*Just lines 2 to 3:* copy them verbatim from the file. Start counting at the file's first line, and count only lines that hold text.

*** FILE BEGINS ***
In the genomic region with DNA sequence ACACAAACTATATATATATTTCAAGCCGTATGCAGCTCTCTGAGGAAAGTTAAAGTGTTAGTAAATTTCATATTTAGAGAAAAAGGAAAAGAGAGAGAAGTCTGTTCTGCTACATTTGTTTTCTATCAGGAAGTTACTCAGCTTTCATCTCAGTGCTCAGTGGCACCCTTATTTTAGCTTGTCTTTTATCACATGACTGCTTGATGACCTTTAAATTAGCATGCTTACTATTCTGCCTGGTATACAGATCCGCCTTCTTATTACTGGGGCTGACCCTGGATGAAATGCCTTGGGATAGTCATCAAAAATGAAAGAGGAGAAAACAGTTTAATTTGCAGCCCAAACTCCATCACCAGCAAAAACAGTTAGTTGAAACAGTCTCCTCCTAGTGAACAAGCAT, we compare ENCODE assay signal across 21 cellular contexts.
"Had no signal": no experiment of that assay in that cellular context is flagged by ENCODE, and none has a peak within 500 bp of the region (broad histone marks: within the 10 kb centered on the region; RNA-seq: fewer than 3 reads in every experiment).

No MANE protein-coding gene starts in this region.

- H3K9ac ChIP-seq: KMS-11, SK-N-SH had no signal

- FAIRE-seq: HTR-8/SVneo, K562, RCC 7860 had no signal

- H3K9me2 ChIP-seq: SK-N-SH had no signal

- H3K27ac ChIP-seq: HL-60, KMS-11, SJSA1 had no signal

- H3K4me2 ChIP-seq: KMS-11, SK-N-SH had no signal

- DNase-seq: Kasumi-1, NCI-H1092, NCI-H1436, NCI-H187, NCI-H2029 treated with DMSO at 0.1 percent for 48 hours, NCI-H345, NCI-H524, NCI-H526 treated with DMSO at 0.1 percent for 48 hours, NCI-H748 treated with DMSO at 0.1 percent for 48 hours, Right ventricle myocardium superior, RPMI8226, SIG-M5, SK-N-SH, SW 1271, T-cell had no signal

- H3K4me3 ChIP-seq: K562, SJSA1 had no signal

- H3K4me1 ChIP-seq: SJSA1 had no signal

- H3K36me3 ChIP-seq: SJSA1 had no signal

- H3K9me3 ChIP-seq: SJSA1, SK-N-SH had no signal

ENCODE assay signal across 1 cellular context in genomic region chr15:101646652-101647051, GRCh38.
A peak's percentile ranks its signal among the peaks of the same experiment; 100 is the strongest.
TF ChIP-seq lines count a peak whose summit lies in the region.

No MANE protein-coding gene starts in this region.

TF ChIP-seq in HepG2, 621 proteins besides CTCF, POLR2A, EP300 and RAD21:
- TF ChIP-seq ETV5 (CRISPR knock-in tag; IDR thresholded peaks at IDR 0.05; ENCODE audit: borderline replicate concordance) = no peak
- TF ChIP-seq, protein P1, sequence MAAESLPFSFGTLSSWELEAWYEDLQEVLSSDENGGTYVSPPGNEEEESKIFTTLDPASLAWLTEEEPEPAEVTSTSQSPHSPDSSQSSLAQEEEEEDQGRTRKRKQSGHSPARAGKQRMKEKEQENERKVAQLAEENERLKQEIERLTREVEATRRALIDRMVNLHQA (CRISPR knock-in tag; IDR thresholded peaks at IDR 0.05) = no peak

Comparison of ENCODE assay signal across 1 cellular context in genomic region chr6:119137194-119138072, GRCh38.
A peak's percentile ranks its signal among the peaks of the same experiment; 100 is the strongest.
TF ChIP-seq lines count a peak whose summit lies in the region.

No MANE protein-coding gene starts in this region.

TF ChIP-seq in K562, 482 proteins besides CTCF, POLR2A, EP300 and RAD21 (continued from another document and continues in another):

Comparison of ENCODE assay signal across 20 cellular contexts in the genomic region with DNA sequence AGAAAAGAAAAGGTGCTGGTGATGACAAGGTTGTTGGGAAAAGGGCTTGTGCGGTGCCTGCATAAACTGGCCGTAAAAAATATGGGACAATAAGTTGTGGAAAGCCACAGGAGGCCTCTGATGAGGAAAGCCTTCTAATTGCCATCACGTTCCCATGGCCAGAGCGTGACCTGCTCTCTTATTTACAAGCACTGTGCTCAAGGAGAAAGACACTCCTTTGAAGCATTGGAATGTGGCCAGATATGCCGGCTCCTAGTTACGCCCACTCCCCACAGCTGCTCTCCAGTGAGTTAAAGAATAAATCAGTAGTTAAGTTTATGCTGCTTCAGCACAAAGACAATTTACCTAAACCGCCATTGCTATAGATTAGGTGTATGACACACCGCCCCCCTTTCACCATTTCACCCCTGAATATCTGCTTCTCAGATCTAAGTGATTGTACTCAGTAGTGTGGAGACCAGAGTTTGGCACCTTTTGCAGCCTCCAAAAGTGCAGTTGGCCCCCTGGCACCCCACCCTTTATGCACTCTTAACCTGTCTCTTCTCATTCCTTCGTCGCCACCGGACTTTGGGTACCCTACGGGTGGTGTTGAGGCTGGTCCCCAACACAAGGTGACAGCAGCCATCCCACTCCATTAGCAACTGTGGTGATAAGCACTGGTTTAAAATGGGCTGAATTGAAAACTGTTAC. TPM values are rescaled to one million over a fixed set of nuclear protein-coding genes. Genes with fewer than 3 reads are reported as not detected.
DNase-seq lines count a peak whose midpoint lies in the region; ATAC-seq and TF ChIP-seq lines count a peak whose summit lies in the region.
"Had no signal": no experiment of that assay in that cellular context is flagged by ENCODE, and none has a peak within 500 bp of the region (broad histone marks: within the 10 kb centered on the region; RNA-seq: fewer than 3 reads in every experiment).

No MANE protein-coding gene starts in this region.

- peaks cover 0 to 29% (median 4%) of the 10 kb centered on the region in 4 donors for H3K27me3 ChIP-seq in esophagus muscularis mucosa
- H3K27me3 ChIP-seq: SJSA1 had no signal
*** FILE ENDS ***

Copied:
"Had no signal": no experiment of that assay in that cellular context is flagged by ENCODE, and none has a peak within 500 bp of the region (broad histone marks: within the 10 kb centered on the region; RNA-seq: fewer than 3 reads in every experiment).

No MANE protein-coding gene starts in this region.